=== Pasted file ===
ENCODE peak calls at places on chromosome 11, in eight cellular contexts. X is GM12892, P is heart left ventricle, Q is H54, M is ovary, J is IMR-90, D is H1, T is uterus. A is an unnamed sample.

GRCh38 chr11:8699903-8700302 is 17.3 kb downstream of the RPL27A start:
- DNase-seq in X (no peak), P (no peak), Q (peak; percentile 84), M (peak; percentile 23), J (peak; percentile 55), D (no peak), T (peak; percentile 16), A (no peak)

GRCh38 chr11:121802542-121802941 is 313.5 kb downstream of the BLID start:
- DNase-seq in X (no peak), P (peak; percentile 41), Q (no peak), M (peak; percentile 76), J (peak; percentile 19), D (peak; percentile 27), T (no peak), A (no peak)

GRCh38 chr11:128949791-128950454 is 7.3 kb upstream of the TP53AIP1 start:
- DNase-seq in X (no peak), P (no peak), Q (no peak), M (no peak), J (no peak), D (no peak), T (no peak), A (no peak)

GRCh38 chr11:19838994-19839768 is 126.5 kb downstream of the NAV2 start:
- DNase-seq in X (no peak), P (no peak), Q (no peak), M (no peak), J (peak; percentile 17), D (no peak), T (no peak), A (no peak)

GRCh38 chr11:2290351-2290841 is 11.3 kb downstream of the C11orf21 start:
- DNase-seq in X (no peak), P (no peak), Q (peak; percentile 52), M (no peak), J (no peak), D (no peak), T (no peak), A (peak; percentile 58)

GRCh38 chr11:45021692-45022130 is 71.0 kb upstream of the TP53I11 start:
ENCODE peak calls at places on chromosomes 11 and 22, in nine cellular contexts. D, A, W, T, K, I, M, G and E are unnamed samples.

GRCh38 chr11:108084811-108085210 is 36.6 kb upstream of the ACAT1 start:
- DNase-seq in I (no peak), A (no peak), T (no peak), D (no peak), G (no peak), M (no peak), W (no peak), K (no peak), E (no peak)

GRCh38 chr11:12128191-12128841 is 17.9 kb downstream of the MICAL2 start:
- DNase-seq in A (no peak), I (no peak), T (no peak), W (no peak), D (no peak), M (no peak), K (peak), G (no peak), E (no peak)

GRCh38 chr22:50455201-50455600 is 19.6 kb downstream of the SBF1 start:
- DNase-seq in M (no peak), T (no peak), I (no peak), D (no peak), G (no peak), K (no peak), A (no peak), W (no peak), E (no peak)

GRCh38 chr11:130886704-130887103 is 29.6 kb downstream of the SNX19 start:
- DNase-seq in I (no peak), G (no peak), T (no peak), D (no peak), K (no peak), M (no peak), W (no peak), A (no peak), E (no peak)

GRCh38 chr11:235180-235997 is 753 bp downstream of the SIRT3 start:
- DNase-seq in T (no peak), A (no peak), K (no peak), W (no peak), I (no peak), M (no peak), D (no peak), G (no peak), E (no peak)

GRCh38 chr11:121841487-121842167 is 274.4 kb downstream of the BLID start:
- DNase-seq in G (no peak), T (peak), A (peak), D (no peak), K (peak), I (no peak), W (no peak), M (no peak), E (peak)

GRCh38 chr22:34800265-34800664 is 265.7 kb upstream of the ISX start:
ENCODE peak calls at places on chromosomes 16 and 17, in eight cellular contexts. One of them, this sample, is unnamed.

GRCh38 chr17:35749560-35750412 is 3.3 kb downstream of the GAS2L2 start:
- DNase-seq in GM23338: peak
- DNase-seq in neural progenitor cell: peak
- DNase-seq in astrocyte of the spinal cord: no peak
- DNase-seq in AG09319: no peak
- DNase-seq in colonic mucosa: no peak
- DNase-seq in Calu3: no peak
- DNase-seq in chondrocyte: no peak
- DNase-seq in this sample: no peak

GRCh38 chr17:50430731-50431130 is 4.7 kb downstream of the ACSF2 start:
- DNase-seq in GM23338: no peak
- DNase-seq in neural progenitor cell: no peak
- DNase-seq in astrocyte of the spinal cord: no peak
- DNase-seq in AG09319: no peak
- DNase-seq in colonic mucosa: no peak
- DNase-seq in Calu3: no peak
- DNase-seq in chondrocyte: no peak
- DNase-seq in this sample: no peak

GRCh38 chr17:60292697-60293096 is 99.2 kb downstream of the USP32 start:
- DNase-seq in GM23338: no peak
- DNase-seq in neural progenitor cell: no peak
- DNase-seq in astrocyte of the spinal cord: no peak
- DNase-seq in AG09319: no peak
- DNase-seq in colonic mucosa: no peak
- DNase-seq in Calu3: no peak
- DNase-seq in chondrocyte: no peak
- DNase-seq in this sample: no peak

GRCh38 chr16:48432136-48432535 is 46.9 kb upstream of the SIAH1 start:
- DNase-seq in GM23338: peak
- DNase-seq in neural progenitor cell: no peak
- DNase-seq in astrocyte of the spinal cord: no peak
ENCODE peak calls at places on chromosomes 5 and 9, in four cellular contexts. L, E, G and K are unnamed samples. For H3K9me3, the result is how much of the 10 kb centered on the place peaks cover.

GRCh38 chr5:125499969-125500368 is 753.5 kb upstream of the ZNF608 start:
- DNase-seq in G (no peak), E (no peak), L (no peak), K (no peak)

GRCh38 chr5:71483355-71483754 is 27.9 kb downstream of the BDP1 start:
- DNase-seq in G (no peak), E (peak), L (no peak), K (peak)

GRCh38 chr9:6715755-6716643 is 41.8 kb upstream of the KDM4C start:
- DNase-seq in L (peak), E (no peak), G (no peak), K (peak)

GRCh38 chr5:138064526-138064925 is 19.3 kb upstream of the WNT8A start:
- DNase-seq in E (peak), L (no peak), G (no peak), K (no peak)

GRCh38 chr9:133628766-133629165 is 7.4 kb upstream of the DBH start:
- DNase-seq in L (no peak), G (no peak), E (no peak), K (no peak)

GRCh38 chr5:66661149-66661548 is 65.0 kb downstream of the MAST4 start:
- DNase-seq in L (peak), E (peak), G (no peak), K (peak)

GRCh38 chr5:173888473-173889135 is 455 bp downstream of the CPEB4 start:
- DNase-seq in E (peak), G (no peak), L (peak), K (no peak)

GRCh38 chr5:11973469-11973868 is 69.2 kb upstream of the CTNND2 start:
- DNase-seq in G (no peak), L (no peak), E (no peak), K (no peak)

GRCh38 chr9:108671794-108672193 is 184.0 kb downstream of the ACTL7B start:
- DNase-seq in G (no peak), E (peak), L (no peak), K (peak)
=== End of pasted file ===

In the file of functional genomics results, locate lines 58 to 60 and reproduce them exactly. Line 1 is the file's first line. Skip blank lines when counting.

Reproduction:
- DNase-seq in astrocyte of the spinal cord: no peak
ENCODE peak calls at places on chromosomes 5 and 9, in four cellular contexts. L, E, G and K are unnamed samples. For H3K9me3, the result is how much of the 10 kb centered on the place peaks cover.

GRCh38 chr5:125499969-125500368 is 753.5 kb upstream of the ZNF608 start: